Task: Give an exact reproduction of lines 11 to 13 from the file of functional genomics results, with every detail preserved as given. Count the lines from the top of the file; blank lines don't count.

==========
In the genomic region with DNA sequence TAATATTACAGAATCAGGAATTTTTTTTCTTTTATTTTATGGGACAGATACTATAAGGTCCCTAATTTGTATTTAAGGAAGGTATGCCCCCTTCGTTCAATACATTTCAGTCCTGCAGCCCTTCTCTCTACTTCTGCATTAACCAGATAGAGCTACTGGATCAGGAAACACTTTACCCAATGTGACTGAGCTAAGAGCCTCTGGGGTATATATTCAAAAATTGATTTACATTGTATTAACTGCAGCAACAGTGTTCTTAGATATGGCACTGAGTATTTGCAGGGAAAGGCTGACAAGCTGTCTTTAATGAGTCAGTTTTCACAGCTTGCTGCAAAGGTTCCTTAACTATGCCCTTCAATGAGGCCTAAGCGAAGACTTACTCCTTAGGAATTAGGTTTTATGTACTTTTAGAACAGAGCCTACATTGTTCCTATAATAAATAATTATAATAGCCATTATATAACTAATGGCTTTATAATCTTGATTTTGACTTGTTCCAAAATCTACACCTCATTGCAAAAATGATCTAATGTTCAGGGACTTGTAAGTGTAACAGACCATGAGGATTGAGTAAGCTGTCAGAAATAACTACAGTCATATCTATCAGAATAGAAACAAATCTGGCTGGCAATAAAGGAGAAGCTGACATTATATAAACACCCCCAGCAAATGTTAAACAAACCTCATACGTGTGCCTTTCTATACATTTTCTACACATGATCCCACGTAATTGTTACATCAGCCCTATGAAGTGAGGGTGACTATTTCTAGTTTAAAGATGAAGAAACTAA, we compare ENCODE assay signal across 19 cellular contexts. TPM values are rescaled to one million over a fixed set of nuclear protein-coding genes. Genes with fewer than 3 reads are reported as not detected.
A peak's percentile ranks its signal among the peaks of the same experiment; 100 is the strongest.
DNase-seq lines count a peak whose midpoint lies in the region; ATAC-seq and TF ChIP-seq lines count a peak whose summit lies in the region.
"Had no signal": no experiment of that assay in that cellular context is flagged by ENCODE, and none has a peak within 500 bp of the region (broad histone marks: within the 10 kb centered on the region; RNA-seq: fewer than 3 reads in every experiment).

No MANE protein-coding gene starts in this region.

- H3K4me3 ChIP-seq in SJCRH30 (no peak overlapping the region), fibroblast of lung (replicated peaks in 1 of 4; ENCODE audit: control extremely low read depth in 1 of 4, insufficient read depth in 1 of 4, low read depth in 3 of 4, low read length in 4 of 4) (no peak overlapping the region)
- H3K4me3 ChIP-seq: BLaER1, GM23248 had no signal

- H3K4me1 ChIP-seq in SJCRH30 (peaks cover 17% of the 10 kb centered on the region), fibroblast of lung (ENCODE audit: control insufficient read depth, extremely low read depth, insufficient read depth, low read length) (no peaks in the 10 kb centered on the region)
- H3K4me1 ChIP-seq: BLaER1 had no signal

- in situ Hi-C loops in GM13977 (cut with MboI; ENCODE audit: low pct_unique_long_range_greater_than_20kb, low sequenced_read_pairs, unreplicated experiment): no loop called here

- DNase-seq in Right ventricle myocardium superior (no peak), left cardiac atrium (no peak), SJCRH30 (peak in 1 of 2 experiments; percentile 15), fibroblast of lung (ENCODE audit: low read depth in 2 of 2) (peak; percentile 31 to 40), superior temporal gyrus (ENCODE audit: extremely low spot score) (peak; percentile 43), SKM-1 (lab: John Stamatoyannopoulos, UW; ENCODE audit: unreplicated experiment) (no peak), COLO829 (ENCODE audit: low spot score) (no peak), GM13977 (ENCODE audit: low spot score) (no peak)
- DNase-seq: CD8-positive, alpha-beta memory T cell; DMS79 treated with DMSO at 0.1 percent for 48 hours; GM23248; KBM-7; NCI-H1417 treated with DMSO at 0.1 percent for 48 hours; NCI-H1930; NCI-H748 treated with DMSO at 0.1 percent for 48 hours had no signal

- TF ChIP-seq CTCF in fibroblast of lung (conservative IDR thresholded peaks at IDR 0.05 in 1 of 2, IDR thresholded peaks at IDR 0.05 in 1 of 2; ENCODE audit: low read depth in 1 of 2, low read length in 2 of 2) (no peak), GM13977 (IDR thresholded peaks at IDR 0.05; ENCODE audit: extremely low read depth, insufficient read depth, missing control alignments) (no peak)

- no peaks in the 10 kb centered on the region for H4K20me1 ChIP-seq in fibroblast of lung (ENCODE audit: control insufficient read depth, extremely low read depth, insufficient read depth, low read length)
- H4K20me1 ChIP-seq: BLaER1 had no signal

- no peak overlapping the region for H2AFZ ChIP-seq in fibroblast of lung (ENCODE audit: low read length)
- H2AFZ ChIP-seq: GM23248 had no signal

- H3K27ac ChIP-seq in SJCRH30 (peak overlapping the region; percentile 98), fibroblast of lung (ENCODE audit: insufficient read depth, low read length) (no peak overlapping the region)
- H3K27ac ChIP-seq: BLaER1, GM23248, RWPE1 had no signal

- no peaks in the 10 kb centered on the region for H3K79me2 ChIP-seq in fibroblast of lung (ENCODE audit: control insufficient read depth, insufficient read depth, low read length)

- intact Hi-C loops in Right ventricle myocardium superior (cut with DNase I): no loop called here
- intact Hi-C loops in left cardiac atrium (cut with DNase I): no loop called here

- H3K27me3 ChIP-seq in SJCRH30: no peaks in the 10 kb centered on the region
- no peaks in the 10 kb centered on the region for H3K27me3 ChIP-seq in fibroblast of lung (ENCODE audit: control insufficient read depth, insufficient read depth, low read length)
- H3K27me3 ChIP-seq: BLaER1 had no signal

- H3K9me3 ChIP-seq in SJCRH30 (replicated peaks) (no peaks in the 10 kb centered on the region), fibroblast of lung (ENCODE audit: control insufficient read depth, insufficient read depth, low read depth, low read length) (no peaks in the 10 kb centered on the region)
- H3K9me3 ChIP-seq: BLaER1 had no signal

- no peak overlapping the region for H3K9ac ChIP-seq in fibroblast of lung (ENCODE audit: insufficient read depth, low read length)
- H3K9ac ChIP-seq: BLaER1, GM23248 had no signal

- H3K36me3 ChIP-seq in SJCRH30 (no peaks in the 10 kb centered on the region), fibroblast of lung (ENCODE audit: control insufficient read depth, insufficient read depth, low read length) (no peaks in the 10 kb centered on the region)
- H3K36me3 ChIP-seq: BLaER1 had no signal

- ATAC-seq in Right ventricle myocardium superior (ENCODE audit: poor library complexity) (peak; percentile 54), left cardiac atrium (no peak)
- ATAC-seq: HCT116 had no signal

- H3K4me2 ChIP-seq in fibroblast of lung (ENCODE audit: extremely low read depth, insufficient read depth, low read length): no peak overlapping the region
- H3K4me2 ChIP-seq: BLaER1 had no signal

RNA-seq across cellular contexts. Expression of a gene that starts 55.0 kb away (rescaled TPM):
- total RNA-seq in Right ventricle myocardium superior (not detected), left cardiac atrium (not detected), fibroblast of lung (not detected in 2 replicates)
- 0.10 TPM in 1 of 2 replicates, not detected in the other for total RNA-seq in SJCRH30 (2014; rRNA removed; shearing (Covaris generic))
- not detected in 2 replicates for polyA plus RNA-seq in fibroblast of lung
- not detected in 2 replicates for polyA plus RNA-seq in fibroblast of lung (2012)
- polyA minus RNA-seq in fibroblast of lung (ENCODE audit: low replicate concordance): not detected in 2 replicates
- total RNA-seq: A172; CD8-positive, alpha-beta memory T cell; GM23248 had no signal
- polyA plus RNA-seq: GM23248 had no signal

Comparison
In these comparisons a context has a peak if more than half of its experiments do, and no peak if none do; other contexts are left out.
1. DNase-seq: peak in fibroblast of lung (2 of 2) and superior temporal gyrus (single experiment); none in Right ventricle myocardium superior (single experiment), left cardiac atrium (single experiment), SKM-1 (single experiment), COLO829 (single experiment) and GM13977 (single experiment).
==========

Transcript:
- DNase-seq in Right ventricle myocardium superior (no peak), left cardiac atrium (no peak), SJCRH30 (peak in 1 of 2 experiments; percentile 15), fibroblast of lung (ENCODE audit: low read depth in 2 of 2) (peak; percentile 31 to 40), superior temporal gyrus (ENCODE audit: extremely low spot score) (peak; percentile 43), SKM-1 (lab: John Stamatoyannopoulos, UW; ENCODE audit: unreplicated experiment) (no peak), COLO829 (ENCODE audit: low spot score) (no peak), GM13977 (ENCODE audit: low spot score) (no peak)
- DNase-seq: CD8-positive, alpha-beta memory T cell; DMS79 treated with DMSO at 0.1 percent for 48 hours; GM23248; KBM-7; NCI-H1417 treated with DMSO at 0.1 percent for 48 hours; NCI-H1930; NCI-H748 treated with DMSO at 0.1 percent for 48 hours had no signal

- TF ChIP-seq CTCF in fibroblast of lung (conservative IDR thresholded peaks at IDR 0.05 in 1 of 2, IDR thresholded peaks at IDR 0.05 in 1 of 2; ENCODE audit: low read depth in 1 of 2, low read length in 2 of 2) (no peak), GM13977 (IDR thresholded peaks at IDR 0.05; ENCODE audit: extremely low read depth, insufficient read depth, missing control alignments) (no peak)